Jerry McClure and his wife were looking forward to a seven-day western Caribbean cruise on the Holland America Ryndam late last year, when disaster struck. McClure’s wife fell and broke her neck less than a month before they were scheduled to fly to Tampa to board the ship.
McClure believed Holland America would have a heart and allow the couple to reschedule their vacation without paying a penalty on his $1,154 fare. After all, he’d given the company nearly an entire month’s notice of his wife’s medical condition.
But the cruise line had other ideas. In a phone conversation with Holland America, a representative dropped some bad news on an even worse situation, informing McClure they’d have to pay a 75 percent cancellation penalty because they were already into the 28-day cancellation period.
How about a rain check? No, replied Holland America, this time in writing. The penalty was non-negotiable.
“I was extremely disappointed by that response,” says McClure. “Holland America’s mission is, ‘We not only do things right, we do the right things.’ The right thing would have been to at least give us a rain check on a future cruise. They’ve lost a customer.”
True, a 25 percent refund is laughable. But is it wrong?
Technically, no. Here’s the policy.
The accident happend Dec. 27, and the McClure’s were scheduled to sail Jan. 23. If McClure phoned Holland America on the day of the accident, then he would have missed the 75 percent cancellation window by just a few hours.
When I ask cruise lines to bend one of their own rules, I typically get one of two responses: In Holland America’s case, the answer is usually nothing. The company appears to strongly dislike any media meddling in its customers’ affairs, a policy that, although short-sighted, I can understand.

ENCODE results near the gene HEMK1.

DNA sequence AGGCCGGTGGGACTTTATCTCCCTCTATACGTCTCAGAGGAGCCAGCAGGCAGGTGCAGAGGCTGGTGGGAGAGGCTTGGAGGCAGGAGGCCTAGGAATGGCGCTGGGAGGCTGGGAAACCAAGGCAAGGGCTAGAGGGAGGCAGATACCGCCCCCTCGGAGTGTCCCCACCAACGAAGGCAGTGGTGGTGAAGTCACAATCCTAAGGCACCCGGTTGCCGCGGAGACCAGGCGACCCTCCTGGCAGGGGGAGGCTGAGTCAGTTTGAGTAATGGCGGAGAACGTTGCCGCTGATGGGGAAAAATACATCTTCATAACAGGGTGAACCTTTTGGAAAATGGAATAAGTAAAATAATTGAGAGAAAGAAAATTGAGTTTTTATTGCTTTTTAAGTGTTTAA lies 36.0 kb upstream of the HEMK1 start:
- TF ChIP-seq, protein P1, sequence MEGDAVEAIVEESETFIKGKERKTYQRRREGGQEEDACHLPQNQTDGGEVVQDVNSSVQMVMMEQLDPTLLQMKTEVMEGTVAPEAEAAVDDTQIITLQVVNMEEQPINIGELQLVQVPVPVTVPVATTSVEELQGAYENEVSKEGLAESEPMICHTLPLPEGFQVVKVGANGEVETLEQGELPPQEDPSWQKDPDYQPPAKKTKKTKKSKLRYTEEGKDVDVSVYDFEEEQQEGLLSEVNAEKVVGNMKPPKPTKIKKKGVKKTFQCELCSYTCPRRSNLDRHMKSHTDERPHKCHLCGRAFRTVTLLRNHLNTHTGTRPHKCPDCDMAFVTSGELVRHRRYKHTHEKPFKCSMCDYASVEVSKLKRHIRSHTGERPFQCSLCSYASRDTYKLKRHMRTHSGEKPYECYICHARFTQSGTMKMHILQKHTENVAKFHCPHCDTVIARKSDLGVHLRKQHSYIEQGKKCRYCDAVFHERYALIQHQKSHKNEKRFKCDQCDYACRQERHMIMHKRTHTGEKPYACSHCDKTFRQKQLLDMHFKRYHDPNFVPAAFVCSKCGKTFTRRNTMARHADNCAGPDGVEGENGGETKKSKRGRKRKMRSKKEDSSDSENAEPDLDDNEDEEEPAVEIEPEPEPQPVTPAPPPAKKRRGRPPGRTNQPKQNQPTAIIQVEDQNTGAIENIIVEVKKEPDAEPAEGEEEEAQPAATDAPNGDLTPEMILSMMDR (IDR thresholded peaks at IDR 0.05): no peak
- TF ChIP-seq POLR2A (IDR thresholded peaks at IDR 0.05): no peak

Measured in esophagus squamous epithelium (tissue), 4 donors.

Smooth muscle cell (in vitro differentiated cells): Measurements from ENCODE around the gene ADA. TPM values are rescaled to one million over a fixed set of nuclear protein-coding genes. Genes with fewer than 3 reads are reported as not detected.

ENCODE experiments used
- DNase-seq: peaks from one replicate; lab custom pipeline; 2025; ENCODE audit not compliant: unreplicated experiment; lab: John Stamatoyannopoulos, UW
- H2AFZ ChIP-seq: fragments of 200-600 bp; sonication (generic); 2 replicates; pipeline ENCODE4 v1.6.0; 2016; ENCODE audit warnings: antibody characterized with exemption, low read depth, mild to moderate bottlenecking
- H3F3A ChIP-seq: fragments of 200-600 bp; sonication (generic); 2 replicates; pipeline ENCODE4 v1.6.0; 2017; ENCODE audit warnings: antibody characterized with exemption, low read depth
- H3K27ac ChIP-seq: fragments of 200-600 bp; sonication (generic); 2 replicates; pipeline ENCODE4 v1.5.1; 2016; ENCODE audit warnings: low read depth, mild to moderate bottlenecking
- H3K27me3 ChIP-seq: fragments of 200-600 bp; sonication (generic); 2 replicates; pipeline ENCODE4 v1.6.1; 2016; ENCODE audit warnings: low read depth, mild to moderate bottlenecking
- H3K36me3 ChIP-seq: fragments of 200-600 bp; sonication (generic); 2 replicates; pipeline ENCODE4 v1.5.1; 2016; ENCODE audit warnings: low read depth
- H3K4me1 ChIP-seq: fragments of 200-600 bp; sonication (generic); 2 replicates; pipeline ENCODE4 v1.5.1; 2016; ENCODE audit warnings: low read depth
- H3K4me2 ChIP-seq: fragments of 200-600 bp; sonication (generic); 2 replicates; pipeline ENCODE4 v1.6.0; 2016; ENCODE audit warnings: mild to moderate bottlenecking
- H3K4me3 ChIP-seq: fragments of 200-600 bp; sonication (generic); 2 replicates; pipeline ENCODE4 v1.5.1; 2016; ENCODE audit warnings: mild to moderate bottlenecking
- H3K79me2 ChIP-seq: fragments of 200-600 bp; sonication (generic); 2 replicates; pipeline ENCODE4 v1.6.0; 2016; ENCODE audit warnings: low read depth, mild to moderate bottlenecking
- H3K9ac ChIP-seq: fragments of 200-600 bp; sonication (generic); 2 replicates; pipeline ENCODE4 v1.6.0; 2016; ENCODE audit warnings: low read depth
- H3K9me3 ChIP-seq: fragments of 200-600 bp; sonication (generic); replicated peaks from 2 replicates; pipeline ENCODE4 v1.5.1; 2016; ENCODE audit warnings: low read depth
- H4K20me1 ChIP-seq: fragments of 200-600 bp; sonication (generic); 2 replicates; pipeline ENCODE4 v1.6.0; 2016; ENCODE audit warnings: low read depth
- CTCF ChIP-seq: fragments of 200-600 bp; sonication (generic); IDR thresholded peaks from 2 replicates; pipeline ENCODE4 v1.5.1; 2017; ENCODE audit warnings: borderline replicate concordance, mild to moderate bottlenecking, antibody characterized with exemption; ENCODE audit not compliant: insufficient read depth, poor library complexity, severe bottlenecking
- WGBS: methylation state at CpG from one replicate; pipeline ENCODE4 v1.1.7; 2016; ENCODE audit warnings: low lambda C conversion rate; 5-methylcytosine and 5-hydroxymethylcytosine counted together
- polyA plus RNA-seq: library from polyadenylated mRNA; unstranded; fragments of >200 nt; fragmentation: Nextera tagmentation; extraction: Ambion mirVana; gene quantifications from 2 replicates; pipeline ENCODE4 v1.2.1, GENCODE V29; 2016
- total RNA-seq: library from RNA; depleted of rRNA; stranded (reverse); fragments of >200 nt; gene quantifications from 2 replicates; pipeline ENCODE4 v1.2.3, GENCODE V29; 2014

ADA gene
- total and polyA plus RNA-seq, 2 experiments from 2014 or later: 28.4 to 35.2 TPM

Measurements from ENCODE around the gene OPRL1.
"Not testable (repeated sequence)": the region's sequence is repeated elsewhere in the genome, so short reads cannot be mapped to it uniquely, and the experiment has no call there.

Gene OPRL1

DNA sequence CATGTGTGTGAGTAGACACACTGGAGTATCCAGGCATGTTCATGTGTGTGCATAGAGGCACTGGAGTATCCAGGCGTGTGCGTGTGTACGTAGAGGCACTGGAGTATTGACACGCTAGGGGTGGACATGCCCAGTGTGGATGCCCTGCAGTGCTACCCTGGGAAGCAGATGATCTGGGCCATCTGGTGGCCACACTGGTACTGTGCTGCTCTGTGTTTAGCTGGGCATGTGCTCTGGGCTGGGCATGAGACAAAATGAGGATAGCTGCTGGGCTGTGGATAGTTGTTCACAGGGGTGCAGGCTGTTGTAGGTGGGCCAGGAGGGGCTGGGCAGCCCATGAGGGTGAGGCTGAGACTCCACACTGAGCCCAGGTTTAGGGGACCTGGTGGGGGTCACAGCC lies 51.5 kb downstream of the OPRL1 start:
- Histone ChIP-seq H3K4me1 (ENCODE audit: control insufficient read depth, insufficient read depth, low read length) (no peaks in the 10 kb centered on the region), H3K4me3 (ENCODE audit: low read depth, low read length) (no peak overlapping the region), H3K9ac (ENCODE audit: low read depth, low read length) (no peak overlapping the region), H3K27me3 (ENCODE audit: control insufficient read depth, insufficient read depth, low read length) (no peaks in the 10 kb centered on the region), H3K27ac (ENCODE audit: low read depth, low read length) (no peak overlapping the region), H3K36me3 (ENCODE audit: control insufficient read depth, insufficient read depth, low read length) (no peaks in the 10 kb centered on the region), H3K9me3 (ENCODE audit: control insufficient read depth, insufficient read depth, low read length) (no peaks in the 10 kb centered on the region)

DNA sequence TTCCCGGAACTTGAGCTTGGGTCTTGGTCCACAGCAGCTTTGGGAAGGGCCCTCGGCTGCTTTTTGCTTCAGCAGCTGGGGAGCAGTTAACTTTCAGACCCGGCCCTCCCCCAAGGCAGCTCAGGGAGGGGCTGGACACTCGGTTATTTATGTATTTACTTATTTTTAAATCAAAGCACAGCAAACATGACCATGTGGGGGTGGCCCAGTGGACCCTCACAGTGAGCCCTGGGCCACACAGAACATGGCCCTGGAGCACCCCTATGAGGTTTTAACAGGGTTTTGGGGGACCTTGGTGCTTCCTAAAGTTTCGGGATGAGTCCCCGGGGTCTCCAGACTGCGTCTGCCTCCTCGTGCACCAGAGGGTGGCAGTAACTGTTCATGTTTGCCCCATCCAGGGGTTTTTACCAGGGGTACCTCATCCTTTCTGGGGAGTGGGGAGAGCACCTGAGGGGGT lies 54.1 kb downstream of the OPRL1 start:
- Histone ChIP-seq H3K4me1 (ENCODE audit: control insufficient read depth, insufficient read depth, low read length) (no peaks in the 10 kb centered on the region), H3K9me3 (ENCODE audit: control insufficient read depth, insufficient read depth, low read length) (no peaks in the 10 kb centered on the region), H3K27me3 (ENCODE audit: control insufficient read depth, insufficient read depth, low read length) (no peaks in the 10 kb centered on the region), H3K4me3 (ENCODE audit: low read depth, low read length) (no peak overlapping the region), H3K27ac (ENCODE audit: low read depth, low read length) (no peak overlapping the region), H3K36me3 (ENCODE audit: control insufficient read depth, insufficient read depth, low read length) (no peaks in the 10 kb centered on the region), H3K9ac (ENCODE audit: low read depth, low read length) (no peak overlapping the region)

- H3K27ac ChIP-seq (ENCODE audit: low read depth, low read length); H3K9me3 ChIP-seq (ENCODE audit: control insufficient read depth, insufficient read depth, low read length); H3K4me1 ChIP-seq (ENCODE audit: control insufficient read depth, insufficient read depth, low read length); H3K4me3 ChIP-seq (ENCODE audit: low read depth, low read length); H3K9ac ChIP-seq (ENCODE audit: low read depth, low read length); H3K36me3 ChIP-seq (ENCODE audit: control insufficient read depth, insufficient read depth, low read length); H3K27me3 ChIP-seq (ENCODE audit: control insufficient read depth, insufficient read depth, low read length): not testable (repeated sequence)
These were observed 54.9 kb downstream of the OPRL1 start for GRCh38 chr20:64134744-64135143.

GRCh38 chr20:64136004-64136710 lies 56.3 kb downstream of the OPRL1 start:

The other answer is “no,” but for reasons you might not guess. Cruise lines say making an exception to their policies — even a small one — would “undermine the value of travel insurance.”
In other words, if cruise lines started bending their rules, then that would remove the incentive for other passengers to purchase cancellation protection plans that are highly profitable for cruise companies.
McClure might have been able to avoid some or all of his problems if he had booked his cruise through a travel agent (some agents have special relationships with cruise lines they can leverage to get a more favorable outcome) or purchased travel insurance (he could have made a claim and salvaged his cruise).
Still, I can see his point of view. He had every intention of making the cruise. With 27 days notice, his cabin could have easily been resold, which means Holland America may have profited from his wife’s misfortune.
And even if Holland America couldn’t resell his stateroom, what’s the harm in giving this couple a full credit for a future cruise? Given their health problems, it’s the right thing to do, from a customer-service perspective.
Or is it?
What do you think? Did Holland America do enough? A survey of more than 1,000 readers says “no.”
(Photo: roger43 36/Flickr Creative Commons)